That’s all that Antonoff really is: an assistant in fleshing out technical details. Melodrama belongs to Lorde. By taking her time to live with the album, her changes as a person, as an artist and as a cultural figure germinated within the seams of every track, providing a bedrock for the album’s multitude of experiments and hooks. And by creating this constant, the album’s sonic accomplishments feel sleek, modern and inventive without having to be attached to a contemporary zeitgeist.
There’s just so many downright cool moments on this album. Take the transition in album centerpiece “Hard Feelings/Loveless,” where walls of blaring industrial distortion, not unlike the most brazen of shoegaze bands, are layered and crunched until a foggy dance beat slowly emerges victorious. It’s a moment that feels distinctly subversive and aggressive yet natural and earned. Or maybe consider the horn section refrains on “Sober” or the Kate Bush-esque multi-tracked falsetto that adorns the chorus on “Writer in the Dark.” Or, how about the entirety of “The Louvre,” easily the best song Lorde has ever committed to tape. Structurally and instrumentally, the track resembles nothing I’ve heard on pop radio from the past 20 years. Bookended by passages of crisp, unadorned electric guitar, the song broods in total darkness. It oscillates between playful verses and moody choruses, developing a cloud of atmosphere that envelopes and collapses as it pleases.
But it all still works. As much as Lorde gives herself free creative reign, she still finds power within the limitations of pop syntax. Pop music as a concept is the succinct structuring of musical ideas and emotions into tight three to four minute songs. Lorde takes this structure and digs deep into each of its corners, creating songs that are simultaneously immediate and nuanced. This synthesis of seemingly disparate ideas is heard most powerfully on “Supercut,” the album’s emotional peak. For its first half, the song charges forward relentlessly with buoyant piano chords, buzzing synths, a boom clap rhythmic anchor and arena rock vocal harmonies from Lorde. Then, everything drains out of the mix, leaving Lorde alone with her feelings. The track slowly tries to build itself back up before giving way to a dreamy, ambient outro. It is the height of the party and the lonely walk back home all in one song, one place, one moment.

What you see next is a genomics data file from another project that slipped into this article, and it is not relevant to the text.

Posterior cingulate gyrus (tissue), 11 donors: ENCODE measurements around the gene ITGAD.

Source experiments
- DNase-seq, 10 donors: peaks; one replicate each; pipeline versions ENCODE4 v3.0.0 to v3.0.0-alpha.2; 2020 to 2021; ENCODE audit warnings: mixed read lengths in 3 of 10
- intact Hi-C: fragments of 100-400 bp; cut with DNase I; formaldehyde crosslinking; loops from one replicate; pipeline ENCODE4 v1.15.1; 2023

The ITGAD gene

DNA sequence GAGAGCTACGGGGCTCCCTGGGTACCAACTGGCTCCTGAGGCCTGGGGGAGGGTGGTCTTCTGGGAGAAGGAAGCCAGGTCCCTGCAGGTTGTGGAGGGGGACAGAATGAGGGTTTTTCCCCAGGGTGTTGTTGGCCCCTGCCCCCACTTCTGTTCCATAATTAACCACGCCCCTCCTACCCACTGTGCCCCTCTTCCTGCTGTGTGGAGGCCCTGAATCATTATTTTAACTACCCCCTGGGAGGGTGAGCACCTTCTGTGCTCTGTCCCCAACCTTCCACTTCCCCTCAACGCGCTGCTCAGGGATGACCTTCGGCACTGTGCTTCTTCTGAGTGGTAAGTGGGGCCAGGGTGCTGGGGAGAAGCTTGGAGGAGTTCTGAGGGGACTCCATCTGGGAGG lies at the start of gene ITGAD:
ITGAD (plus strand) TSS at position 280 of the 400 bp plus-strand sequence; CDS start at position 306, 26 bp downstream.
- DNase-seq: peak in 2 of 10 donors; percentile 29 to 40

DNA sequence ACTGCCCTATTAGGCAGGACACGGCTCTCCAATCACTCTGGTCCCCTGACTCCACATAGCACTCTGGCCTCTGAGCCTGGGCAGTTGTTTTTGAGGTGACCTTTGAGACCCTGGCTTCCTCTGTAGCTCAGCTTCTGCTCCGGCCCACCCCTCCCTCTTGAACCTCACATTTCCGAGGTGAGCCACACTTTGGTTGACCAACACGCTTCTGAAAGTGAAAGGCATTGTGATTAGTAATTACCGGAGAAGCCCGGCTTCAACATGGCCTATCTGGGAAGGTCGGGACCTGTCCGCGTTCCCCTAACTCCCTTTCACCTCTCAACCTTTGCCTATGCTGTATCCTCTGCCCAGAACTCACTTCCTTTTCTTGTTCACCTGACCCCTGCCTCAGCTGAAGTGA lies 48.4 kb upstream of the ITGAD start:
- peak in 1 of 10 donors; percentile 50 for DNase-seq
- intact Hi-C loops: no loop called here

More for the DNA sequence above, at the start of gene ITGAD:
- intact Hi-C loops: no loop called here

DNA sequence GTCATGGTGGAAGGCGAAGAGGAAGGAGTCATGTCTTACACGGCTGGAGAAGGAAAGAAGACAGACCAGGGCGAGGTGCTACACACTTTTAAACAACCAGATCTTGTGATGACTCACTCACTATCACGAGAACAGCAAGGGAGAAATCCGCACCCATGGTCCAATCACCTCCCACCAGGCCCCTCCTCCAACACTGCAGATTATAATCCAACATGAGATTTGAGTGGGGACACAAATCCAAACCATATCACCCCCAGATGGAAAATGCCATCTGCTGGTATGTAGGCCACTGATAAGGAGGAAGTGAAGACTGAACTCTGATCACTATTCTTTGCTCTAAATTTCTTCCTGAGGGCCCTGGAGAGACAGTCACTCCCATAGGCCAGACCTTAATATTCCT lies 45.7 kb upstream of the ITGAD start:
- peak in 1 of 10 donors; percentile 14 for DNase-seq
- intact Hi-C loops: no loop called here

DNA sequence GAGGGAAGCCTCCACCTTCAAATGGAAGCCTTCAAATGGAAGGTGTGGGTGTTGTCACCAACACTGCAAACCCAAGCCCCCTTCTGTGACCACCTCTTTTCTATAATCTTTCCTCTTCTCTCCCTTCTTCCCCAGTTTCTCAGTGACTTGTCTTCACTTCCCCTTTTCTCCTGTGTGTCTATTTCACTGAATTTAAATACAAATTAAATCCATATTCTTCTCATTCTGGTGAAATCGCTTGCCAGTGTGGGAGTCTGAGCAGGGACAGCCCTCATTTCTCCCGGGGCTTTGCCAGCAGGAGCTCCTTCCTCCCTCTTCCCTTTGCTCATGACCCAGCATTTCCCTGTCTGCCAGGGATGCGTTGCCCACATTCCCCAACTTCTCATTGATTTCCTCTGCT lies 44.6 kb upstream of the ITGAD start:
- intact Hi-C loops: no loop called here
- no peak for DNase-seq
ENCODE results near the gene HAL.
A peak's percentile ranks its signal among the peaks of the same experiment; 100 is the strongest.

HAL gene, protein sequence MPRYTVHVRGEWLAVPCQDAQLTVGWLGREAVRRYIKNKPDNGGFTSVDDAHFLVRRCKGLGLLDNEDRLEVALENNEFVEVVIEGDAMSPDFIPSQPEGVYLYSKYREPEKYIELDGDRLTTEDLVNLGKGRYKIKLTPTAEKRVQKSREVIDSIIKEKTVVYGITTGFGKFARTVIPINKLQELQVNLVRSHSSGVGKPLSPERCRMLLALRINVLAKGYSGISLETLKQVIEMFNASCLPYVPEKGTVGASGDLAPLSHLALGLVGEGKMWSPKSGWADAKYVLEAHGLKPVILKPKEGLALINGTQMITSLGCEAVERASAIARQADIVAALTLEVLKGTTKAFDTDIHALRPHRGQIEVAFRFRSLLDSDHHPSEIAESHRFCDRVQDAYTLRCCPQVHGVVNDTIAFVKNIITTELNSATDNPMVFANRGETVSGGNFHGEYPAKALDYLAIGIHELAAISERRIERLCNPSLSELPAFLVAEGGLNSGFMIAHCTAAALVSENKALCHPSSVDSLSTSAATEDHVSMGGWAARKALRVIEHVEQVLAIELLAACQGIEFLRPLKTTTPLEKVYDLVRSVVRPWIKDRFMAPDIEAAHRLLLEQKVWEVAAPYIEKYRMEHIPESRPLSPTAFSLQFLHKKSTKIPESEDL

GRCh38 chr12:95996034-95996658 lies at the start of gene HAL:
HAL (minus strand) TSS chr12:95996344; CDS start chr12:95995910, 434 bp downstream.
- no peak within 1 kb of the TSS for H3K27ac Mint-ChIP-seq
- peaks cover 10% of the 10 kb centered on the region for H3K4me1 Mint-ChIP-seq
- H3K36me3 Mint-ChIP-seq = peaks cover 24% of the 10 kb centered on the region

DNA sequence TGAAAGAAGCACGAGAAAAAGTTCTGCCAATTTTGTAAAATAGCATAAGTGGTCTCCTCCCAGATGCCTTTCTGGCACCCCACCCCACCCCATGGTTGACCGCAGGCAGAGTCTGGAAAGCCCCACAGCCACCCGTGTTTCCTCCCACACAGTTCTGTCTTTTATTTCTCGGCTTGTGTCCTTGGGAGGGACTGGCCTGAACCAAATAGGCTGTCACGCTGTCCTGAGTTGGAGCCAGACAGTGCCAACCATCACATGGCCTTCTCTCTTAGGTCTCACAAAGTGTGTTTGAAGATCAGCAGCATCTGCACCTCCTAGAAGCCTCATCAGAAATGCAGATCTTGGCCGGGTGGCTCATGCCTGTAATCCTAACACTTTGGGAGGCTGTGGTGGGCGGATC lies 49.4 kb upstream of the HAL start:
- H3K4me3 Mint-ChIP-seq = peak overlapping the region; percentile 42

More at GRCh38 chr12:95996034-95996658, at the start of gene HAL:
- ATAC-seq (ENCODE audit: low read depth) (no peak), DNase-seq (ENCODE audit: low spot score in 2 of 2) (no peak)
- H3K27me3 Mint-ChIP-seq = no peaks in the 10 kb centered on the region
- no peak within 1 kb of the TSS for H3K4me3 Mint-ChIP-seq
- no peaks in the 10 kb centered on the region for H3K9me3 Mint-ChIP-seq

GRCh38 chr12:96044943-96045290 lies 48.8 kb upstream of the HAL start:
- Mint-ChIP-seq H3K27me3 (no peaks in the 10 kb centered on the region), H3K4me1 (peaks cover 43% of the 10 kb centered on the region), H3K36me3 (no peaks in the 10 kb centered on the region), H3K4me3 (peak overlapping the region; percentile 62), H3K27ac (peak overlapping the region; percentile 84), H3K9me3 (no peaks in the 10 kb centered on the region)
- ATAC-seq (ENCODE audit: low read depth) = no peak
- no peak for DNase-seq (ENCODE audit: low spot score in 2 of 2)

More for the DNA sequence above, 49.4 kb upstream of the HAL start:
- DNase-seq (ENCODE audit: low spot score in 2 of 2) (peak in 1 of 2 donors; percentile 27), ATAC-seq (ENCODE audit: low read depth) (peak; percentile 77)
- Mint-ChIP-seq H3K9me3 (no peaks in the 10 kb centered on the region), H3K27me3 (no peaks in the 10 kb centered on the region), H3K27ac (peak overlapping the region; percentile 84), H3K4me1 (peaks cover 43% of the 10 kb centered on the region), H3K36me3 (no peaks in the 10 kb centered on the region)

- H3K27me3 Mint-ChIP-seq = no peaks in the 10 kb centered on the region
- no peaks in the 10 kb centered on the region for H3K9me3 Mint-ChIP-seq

With Melodrama, Lorde has changed the narrative from “we” to “I.” By honing in on her individual perspective and experiences, she is becoming a generational icon on her own terms. She has reclaimed the word melodrama as a tool to describe the dizzying confusions of growing up, of experiencing your first heartbreak, of feeling lonely in a large, new city. Through Melodrama, Lorde wants us to appreciate the fullness of our emotions and to elevate everyday occurrences into cinematic epics, so that they may be understood. The only time Lorde ever speaks of the larger “we” is on closing track “Perfect Places.” “What the fuck are perfect places, anyway?” she proclaims. She’s not wrong. Life is far too chaotic to have perfect places, perfect moments or perfect people. Art is the only place where any semblance of perfection exists. And like all great art, I have found a perfect place in Melodrama. A